Almost daily, we hear more bad from this new law coerced upon America, known as the Affordable Care Act. Long ago I called it the Cyanide Bill…seems I wasn’t too far off the mark.
Written into the Medicaid law – you know, the “fine-print” part of Obama’s Law no one ever reads? – is the “Estate Recovery” law. Sure, I know this is nothing new, it’s been around for a couple of decades. It virtually flew under the conscientiousness of the general public, as it affected relatively few. Basically, the original law, Pre-ObamaCare, stated If you’re over 55 and are on Medicaid, when you die the state can seize your assets in an effort to repay the cost of your care and “asset tests” were included in the Medicaid enrollment requirements. The bar varied significantly from state to state, but the gist of it was that if your assets rose above a certain level you were disqualified, regardless of your income.
Post-ObamaCare, now the requirements for Medicaid have been simplified to allow more low income non-elderly people onto the rolls. As a result, people with low incomes, but substantive assets, are suddenly finding themselves trapped in a situation where they have no choice but to sign up for Medicaid. In the 26 states that have opted to implement the Medicaid expansion, asset tests have been eliminated and eligibility is based on income alone. If you earn less than 133% of the federal poverty level, you’ll probably qualify. If you do, you’re no longer able to receive subsidies that help pay for the other plans on the exchange.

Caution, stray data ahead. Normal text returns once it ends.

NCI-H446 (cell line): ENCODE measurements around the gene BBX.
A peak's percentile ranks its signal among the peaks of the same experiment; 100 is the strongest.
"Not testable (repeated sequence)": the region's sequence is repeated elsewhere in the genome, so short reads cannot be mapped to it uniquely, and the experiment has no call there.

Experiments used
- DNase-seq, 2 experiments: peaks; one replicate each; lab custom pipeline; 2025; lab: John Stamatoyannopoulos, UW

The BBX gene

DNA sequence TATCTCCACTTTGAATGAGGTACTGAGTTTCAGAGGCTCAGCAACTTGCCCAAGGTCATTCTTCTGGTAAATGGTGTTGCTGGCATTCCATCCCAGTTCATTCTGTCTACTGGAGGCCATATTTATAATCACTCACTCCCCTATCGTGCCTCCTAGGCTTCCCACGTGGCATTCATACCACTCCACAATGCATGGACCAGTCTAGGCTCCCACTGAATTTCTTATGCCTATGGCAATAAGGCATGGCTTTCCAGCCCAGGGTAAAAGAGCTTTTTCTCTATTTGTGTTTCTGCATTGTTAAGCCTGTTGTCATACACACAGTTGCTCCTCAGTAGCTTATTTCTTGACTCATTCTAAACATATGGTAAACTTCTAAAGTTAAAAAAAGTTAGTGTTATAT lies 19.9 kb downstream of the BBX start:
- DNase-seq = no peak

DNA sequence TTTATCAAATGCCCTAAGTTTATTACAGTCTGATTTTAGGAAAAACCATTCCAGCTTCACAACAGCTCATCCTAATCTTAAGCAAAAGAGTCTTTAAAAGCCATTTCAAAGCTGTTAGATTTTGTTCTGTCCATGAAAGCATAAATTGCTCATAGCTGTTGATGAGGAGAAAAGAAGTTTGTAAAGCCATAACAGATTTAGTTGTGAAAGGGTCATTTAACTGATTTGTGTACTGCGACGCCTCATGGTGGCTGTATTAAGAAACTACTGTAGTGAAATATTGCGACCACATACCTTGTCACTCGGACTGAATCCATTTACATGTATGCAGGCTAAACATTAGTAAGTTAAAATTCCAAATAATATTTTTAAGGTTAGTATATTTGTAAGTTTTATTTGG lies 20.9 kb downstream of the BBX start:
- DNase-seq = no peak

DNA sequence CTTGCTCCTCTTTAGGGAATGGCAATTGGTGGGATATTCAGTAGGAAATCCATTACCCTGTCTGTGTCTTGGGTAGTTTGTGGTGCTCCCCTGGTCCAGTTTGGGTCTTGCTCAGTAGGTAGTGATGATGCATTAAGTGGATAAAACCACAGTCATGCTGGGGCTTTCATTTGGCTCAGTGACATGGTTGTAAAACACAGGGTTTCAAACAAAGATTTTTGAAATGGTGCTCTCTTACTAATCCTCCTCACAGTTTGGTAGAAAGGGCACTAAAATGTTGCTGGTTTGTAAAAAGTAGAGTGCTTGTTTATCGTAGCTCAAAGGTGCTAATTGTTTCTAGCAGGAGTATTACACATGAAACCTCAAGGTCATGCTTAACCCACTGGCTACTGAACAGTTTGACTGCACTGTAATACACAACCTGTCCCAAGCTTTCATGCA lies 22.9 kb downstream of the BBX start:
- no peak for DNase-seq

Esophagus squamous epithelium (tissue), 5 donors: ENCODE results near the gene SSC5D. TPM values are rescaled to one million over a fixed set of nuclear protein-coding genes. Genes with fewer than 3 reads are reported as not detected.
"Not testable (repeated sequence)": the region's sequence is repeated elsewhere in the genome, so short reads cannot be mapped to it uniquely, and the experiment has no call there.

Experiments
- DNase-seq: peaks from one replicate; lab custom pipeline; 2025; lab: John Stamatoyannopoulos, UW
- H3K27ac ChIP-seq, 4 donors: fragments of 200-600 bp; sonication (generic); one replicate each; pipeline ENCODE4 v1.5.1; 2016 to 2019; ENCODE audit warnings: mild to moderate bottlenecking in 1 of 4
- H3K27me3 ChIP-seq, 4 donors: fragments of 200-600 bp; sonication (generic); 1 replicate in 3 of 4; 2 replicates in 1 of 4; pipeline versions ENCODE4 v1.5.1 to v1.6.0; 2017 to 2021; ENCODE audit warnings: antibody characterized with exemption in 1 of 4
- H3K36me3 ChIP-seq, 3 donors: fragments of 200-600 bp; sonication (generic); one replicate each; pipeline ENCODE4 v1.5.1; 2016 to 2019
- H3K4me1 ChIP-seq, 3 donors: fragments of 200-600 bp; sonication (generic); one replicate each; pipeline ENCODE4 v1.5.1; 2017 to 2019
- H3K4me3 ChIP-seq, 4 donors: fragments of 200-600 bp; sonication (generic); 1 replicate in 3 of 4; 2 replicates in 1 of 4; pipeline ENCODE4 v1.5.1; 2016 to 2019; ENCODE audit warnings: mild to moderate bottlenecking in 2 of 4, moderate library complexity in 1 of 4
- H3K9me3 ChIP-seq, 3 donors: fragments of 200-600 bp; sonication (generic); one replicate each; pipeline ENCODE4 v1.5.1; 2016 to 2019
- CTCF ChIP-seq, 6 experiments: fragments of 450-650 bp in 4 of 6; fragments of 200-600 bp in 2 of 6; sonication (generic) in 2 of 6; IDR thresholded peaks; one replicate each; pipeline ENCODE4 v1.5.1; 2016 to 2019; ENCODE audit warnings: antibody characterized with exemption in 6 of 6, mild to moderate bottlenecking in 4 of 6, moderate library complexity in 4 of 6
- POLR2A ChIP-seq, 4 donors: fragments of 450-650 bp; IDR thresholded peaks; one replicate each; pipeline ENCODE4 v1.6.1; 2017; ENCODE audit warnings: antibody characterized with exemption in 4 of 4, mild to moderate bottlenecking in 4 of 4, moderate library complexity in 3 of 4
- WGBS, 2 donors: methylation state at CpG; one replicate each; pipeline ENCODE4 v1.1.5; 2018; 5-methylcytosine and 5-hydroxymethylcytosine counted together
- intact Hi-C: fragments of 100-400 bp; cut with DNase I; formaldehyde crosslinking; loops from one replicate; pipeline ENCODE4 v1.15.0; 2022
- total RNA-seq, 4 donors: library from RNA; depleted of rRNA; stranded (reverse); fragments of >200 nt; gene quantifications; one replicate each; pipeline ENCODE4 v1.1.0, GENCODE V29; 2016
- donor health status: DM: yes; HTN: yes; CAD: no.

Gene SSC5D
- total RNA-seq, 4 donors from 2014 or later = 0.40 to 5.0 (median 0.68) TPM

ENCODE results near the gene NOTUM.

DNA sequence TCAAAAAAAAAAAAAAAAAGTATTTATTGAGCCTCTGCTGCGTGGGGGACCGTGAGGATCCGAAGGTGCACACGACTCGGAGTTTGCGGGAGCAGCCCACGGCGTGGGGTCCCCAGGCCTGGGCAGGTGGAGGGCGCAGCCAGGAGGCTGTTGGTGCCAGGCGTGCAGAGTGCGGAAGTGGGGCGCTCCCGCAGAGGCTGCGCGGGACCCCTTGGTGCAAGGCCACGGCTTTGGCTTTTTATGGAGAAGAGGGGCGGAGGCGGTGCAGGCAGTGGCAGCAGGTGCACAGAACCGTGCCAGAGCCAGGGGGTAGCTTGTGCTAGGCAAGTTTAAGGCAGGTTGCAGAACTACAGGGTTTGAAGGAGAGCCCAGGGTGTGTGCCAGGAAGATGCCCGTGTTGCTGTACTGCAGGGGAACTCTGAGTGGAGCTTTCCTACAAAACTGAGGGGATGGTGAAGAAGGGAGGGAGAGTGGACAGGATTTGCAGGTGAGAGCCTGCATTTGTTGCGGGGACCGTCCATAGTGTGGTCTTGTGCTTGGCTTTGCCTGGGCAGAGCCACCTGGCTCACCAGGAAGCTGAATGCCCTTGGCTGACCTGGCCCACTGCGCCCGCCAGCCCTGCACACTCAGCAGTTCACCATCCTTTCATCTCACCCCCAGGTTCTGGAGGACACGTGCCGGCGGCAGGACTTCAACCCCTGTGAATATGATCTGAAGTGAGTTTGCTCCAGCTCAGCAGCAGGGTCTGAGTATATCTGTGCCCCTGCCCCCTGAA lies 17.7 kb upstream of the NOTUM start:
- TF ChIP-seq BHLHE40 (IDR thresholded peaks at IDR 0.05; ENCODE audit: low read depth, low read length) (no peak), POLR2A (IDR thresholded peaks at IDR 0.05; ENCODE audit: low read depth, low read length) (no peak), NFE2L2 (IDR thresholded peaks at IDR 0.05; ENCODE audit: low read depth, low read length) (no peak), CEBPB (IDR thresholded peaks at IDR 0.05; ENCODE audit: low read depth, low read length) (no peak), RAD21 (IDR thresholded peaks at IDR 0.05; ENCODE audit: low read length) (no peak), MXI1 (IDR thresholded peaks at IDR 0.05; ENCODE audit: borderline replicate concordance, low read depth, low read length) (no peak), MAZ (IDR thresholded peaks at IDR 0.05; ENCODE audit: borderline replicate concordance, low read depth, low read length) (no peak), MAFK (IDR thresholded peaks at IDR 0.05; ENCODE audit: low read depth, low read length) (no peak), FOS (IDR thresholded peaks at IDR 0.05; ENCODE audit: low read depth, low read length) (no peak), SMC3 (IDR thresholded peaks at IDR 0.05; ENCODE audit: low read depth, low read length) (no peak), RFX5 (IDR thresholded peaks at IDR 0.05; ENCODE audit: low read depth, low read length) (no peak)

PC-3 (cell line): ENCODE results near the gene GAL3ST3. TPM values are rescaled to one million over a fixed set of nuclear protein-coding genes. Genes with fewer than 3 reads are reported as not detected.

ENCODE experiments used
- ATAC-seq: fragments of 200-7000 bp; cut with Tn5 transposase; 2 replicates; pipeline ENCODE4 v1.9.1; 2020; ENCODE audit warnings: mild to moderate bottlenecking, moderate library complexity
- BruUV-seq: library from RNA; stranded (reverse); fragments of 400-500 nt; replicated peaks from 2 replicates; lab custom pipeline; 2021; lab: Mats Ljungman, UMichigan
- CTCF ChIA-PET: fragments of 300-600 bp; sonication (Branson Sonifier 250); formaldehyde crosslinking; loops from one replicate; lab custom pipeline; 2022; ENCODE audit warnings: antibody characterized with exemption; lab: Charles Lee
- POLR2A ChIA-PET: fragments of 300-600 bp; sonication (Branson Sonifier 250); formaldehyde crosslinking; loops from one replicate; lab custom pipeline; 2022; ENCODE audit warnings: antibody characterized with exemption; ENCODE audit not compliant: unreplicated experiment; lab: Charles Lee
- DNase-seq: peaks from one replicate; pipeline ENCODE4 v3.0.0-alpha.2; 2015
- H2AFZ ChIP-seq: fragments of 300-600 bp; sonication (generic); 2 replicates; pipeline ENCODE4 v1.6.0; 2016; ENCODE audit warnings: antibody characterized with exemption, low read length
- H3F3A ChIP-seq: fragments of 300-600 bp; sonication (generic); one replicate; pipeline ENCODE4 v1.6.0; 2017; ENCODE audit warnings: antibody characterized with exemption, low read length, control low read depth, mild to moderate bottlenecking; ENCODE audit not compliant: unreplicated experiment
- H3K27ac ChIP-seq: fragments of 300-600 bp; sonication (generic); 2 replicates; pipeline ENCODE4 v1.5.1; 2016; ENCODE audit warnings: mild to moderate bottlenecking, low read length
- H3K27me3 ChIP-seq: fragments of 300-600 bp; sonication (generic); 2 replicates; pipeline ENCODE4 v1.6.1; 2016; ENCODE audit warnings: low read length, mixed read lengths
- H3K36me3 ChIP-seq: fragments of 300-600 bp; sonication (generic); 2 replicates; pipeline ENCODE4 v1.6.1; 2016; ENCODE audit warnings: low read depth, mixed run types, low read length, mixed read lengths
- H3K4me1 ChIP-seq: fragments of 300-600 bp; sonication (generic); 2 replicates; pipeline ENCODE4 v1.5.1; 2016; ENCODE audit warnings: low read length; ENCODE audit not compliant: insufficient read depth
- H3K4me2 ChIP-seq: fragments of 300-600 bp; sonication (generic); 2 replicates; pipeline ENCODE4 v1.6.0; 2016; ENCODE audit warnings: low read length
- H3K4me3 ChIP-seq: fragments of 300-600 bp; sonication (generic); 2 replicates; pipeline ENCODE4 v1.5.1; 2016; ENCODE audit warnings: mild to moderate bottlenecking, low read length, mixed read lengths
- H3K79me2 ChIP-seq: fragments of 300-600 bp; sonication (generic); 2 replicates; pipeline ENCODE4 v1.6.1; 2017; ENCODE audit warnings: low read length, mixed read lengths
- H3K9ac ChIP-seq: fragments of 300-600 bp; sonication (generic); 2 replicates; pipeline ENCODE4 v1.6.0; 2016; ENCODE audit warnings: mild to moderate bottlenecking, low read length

Joy Johnson Wilson, Health Policy Director for the National Conference of State Legislatures, summarizes Medicaid and CHIP provisions in the new law and compares them to current law; “In particular, on page 8 Wilson notes that the ACA “[r]equires states to use a net income standard (no asset or resource test, no income disregards) to determine [Medicaid] eligibility.”
Yep, you read that right, bye-bye asset test. Hello simple income test. The new federal income eligibility threshold will be 133% of the federal poverty level (effective 1/1/14).
The only alternative is to purchase a full price, un-subsidized, plan. Since ObamaCare is driving premiums and deductibles up, more people are being thrust into Medicaid and they’re shocked to find out that after they die, their states can come after the assets they’d been planning to leave to their children. If you earn enough to qualify for a government-subsidized plan, the feds will help you pay for your coverage. However, if you’re income doesn’t qualify, but you own a house and have some money in the bank, you’re on your own. You’ll have to leverage those assets against a sneaky loan for the full amount of your care from age 55 on.
Even the left-leaning DailyKos admits how bad this law is: http://www.dailykos.com/story/2013/10/21/1249471/-Estate-Recovery-It-s-Worse-Than-You-Thought
“Those who enroll in Medicaid through the ACA Medicaid Expansion will find that there is no limit on the assets they can have, as long as their income is low enough to qualify.
Unfortunately, there is also no limit to the amount that can be billed against the Medicaid recipient’s assets by the state. And Estate Recovery seeks a 100% payback of whatever each state determines are expenses they want to recover for. In other words, if you are 55-64, and depending on what state you are in and what services you use, Medicaid may not be an insurance program: it is a loan.
While it seems a lot of people are under the impression that Estate Recovery is only for long term care, this is not the case in many states.”
What will the New America look like in 2016?
* Further reading –